Communications in Mathematics |

Editors: Emilie Charlier, Julien Leroy & Michel Rigo

Fractions $\frac{p}{q} \in [0,1)$ with prime denominator $q$ written in decimal have a curious property described by Midy's Theorem, namely that two halves of their period (if it is of even length $2n$) sum up to $10^n-1$. A number of results generalise Midy's theorem to expansions of $\frac{p}{q}$ in different integer bases, considering non-prime denominators, or dividing the period into more than two parts. We show that a similar phenomena can be studied even in the context of numeration systems with non-integer bases, as introduced by Rényi. First we define the Midy property for a general real base $\beta >1$ and derive a necessary condition for validity of the Midy property. For $\beta =\frac12(1+\sqrt5)$ we characterize prime denominators $q$, which satisfy the property.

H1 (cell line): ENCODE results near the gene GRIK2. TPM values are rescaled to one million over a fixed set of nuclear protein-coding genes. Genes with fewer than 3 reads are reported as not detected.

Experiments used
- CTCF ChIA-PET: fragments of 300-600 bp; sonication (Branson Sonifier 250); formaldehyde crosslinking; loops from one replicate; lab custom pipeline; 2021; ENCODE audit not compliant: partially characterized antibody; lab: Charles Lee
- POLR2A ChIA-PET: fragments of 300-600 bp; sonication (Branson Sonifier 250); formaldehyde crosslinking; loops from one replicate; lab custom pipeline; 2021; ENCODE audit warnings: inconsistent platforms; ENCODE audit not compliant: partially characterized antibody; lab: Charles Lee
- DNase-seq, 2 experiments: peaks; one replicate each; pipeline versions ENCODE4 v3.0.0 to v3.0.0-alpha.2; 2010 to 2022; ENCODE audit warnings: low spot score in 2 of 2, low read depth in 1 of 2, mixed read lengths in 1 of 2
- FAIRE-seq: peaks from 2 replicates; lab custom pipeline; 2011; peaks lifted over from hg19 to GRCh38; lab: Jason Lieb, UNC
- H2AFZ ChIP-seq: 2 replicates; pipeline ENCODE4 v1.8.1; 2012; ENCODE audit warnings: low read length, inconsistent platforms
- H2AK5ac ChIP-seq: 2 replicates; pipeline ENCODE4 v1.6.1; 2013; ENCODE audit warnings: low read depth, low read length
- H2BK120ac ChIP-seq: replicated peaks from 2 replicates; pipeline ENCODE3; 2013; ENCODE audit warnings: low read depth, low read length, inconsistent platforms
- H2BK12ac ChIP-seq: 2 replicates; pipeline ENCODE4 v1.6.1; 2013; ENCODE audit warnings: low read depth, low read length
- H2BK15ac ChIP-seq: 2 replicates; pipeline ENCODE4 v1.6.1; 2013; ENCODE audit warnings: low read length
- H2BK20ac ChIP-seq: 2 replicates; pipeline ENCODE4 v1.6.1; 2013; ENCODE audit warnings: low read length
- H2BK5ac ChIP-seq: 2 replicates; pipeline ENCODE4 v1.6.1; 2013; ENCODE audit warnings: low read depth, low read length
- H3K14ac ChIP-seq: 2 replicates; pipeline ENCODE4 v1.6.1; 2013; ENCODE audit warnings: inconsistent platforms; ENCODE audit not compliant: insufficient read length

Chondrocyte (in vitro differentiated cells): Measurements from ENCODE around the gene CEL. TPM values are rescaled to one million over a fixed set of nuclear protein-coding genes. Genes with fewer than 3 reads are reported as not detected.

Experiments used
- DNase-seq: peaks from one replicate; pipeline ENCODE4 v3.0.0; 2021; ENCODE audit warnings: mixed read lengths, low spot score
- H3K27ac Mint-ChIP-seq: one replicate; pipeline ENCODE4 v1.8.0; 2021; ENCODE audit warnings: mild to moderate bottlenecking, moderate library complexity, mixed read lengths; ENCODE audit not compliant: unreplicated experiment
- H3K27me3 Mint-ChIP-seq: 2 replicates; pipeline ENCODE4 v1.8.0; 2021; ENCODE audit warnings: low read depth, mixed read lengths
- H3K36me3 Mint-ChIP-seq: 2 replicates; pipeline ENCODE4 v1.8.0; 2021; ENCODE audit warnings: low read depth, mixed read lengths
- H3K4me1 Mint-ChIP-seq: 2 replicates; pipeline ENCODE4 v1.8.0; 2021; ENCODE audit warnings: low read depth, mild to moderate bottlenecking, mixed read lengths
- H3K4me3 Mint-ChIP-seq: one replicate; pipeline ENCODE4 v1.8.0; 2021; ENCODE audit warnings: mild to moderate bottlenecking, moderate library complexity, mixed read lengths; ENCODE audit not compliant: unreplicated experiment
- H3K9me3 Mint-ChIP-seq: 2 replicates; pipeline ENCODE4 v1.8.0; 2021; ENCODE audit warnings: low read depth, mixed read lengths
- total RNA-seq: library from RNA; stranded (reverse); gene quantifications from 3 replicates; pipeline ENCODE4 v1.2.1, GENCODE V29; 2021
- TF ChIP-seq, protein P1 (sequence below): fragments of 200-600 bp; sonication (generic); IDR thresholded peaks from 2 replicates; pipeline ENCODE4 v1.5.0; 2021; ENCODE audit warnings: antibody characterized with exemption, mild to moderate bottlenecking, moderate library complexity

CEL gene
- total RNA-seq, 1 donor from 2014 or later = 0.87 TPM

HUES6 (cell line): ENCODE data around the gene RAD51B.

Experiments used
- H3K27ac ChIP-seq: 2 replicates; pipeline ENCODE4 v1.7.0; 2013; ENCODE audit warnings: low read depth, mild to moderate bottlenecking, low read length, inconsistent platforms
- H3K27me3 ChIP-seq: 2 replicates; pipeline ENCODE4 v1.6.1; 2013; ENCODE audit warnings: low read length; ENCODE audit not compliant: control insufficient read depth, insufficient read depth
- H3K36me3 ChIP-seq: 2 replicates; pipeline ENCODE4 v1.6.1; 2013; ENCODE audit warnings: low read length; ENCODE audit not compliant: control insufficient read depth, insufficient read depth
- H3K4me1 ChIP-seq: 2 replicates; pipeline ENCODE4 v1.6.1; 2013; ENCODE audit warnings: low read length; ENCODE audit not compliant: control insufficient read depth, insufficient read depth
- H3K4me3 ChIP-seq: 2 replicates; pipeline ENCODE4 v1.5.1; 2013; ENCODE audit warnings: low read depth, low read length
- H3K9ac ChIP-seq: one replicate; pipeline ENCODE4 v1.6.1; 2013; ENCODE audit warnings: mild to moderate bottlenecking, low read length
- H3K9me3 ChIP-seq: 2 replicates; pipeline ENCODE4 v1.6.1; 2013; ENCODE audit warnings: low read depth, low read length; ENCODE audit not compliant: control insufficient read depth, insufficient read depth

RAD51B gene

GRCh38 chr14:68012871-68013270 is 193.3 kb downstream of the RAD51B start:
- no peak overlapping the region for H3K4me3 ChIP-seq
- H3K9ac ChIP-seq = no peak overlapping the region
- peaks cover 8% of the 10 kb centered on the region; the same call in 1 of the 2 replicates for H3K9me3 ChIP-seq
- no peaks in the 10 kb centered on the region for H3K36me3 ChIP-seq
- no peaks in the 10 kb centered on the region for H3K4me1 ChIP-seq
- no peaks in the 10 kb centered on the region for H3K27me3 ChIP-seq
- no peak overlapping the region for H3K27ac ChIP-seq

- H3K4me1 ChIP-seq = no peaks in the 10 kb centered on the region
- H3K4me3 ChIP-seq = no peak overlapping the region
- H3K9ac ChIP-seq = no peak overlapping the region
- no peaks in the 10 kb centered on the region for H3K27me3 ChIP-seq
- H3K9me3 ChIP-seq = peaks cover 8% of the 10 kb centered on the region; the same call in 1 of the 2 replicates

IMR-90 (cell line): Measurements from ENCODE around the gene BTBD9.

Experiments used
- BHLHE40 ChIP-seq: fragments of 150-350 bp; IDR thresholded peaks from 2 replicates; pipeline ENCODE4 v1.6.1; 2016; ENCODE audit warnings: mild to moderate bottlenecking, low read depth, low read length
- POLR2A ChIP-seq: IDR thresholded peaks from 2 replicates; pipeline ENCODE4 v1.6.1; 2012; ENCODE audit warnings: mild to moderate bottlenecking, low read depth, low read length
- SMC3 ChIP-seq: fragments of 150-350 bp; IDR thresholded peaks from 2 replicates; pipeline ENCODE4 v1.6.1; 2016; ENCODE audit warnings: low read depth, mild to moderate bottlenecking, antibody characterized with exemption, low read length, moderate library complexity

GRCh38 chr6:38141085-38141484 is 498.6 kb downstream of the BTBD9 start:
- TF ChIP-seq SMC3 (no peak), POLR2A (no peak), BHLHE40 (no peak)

We revisit and generalize inequalities for the summatory function of the sum of digits in a given integer base. We prove that several known results can be deduced from a theorem in a 2023 paper by Mohanty, Greenbury, Sarkany, Narayanan, Dingle, Ahnert, and Louis, whose primary scope is the maximum mutational robustness in genotype-phenotype maps.